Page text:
Another Timeshare Termination Company Taken to court

Over in the States, yet another fraudulent timeshare termination company has been identified by officials who have taken the company to task about their activities in defrauding customers.

Martin Management operating out of Missouri, is accused of scamming timeshare owners across the United States. Investigators at the Attorney General’s office were alerted to the company after several people complained that the company had taken money upfront for timeshare relinquishment services but failed to carry out any terminations or negotiate on behalf of owners with the timeshare resorts.

Martin Management took fees from customers in excess of $10,000 to negotiate with timeshare resorts and get people out of their ongoing contracts. The company offered a money-back guarantee to its clients but according to disgruntled customers, the firm failed to carry out any of these promised services and when challenged failed to give people their money back. The attorney General’s office received complaints from consumers across the United States, many of whom complained that after the firm took payments from them, they simply strung them along for several months and in some instances demanded even more money from clients. Martin Management claimed that for the timeshare terminations to be completed, clients needed to pay litigation, transfer or liquidation fees to facilitate this. In fact, in many instances the company failed to relinquish any timeshares and victims were still left legally bound to their timeshares and having to pay maintenance fees. Many victims even suffered detriment to their credit scores as the company told clients to stop paying the fees but failed to terminate legal obligations with their resorts.

After filing for a judgement in court the Attorney General’s office announced that Martin Management Group has been permanently banned from providing timeshare relinquishment services in the state of Missouri and awarded over $222,000 in fines to the state and over $170,000 to compensate victims. They were also ordered to pay over $52,000 for costs incurred from the investigation and legal fees. The Attorney General’s office believes there are more victims out there and has asked anyone who had dealings with the company or has been scammed by any other timeshare termination company to lodge a complaint.

Following the ruling Attorney General Schmitt said: “Protecting Missouri’s consumers is one of my most important duties as Attorney General, and my office’s Consumer Protection Section works around the clock to fulfil that duty. I am pleased that my office was able to obtain a default judgement against Steve Martin and Martin Management, and we work diligently to ensure that Missourians who were scammed are refunded. It’s important for Missourians to remember, especially when dealing with timeshares, that if it sounds too good to be true, it probably is.”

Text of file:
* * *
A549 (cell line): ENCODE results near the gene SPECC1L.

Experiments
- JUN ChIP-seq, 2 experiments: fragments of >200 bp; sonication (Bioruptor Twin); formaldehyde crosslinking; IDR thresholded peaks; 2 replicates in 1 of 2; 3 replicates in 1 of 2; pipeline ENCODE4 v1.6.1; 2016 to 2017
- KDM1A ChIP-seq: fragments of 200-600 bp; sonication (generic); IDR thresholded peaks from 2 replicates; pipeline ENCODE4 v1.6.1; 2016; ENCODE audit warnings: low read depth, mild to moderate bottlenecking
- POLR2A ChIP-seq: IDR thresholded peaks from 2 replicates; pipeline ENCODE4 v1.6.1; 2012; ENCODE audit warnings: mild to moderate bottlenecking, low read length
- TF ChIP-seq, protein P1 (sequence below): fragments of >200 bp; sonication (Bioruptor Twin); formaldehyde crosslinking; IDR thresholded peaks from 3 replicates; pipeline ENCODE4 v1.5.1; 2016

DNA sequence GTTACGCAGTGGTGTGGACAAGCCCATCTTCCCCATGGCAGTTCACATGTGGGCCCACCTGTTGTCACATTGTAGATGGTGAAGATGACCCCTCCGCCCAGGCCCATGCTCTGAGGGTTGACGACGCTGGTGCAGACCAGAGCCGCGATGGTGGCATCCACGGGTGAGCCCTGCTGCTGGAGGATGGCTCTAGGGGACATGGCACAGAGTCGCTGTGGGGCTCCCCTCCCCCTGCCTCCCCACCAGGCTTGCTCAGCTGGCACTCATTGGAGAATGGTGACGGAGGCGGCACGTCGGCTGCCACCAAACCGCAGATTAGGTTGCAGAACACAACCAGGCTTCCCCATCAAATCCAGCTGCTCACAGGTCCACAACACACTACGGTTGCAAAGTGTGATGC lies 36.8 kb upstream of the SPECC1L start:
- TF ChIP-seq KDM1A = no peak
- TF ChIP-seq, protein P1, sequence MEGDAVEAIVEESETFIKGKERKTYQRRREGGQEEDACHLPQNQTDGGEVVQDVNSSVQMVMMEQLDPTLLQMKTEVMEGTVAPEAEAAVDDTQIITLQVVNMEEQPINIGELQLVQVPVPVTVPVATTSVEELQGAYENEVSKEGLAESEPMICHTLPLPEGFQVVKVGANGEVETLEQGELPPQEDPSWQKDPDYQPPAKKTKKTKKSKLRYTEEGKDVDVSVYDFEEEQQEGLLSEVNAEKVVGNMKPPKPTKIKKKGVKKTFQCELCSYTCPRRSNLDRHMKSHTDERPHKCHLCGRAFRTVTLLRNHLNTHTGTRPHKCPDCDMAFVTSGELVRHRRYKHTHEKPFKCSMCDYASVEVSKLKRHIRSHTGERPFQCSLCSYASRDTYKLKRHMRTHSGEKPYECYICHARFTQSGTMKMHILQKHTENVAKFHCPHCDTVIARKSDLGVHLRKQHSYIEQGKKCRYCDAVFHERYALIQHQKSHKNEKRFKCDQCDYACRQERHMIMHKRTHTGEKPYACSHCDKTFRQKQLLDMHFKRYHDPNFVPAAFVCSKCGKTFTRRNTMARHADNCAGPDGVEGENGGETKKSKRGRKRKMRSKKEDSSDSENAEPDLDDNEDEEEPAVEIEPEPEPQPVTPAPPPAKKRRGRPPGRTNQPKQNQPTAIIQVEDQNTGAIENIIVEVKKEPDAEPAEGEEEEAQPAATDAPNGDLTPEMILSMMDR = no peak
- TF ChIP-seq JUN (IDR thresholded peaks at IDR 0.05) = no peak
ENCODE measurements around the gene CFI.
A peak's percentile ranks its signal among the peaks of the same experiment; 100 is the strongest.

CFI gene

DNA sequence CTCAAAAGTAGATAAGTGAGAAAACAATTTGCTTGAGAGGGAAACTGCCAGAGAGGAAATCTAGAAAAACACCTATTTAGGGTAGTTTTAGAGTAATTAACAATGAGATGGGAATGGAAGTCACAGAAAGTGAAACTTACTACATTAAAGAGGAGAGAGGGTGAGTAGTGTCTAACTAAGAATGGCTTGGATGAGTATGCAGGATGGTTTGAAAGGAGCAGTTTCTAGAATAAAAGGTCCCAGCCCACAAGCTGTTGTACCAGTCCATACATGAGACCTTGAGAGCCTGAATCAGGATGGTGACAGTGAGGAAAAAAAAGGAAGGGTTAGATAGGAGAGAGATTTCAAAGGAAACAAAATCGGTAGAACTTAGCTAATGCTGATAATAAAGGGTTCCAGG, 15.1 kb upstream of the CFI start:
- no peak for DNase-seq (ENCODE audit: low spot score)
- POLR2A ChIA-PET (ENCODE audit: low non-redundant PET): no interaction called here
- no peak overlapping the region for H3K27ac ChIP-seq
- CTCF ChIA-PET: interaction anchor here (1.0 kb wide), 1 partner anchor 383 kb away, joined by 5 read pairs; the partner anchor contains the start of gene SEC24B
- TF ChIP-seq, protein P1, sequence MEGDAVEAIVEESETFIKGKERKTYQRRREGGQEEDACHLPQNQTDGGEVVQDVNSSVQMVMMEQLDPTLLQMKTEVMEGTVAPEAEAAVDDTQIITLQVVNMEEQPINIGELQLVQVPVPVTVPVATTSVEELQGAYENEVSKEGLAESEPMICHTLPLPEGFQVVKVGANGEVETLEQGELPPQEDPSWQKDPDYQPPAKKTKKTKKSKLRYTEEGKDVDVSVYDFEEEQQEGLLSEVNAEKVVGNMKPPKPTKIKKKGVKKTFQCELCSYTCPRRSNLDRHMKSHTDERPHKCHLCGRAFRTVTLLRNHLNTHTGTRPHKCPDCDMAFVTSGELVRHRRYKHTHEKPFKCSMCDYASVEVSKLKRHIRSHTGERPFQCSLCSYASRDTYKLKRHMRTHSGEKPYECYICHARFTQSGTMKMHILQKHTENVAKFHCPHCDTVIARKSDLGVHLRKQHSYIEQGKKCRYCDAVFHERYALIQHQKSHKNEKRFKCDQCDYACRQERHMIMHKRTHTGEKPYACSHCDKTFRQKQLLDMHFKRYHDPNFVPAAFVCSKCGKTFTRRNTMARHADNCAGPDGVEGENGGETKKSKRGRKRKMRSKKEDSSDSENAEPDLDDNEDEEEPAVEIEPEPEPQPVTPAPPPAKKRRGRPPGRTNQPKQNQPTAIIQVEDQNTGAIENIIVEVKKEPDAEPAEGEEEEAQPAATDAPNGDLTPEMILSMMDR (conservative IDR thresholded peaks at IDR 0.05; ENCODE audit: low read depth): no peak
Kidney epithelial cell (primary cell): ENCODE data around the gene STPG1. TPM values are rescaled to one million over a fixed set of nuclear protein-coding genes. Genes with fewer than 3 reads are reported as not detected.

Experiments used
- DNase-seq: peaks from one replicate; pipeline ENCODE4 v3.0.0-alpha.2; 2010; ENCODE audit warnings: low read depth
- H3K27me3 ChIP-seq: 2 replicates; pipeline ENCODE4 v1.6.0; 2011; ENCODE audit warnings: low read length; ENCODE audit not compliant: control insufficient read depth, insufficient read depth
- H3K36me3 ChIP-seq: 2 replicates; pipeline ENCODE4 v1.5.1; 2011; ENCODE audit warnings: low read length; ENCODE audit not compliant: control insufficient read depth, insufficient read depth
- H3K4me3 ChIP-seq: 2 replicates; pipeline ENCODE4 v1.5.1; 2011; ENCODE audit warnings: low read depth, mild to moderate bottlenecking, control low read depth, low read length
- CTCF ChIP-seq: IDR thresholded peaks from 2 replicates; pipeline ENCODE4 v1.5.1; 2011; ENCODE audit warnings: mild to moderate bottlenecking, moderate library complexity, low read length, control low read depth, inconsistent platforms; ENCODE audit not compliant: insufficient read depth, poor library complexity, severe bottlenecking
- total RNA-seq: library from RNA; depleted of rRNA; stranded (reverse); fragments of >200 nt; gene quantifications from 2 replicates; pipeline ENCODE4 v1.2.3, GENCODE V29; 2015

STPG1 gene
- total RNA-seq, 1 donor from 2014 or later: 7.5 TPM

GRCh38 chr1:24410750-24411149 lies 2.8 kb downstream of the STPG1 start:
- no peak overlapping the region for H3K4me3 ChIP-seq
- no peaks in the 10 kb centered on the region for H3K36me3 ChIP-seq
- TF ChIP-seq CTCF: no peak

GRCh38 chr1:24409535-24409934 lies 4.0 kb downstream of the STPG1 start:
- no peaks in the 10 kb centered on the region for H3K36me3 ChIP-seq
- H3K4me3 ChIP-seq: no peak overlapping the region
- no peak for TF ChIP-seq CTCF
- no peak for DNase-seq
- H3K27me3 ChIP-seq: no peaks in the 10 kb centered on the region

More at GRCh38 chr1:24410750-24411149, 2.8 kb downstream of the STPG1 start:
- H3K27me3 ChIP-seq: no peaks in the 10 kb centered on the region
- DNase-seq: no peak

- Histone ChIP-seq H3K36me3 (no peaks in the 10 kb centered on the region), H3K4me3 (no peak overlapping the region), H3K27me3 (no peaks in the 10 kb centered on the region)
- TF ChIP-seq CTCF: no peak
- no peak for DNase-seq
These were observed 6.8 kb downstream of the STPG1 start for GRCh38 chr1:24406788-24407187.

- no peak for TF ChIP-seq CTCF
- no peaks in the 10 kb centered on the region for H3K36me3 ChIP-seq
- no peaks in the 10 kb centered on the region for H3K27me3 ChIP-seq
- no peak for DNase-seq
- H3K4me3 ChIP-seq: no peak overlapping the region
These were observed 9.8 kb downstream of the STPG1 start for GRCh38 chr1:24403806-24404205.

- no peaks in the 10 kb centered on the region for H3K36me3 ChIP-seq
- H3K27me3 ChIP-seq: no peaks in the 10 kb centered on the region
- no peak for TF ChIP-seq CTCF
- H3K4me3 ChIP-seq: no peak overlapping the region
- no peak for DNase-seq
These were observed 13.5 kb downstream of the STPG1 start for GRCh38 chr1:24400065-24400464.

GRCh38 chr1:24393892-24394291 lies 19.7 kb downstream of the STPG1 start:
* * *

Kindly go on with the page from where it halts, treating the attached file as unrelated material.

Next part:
People who enter into timeshare agreements often find it difficult to keep up with the mounting maintenance fees and simply cannot afford it any longer. They may also find that the timeshare no longer suits their needs and simply want to end the contract. There are too many individuals who are willing to take advantage of timeshare owners and offer fake products, along with timeshare exit schemes. Before agreeing to any timeshare termination or exit procedure with an individual or company, seek independent advice and fully research any company you are thinking of working with. If you have purchased a Lifestyle / Concierge Service, a timeshare or a ‘holiday points’-based product from a resort or company and feel unhappy with the service, or feel you have been mis-sold this product, please get in touch with us to discuss how we may be able to help you with a possible Money Back Claim.

Warning about another scam company

The Better Business Bureau in the U.S is warning timeshare owners that a so-called exit company is running an unethical operation and victims are losing thousands of dollars.

The Better Business Bureau is the UK equivalent of Trading Standards in The United States and rates businesses by performance and trustworthiness. For those looking to use a reputable company, they can search the Better Business Bureau and learn if they are rated and how highly or not. Equally the organisation lists companies that do not act in the interests of their customers and scores them accordingly. In addition, the bureau also receives complaints from people who report fraudulent actions of companies and takes action when necessary.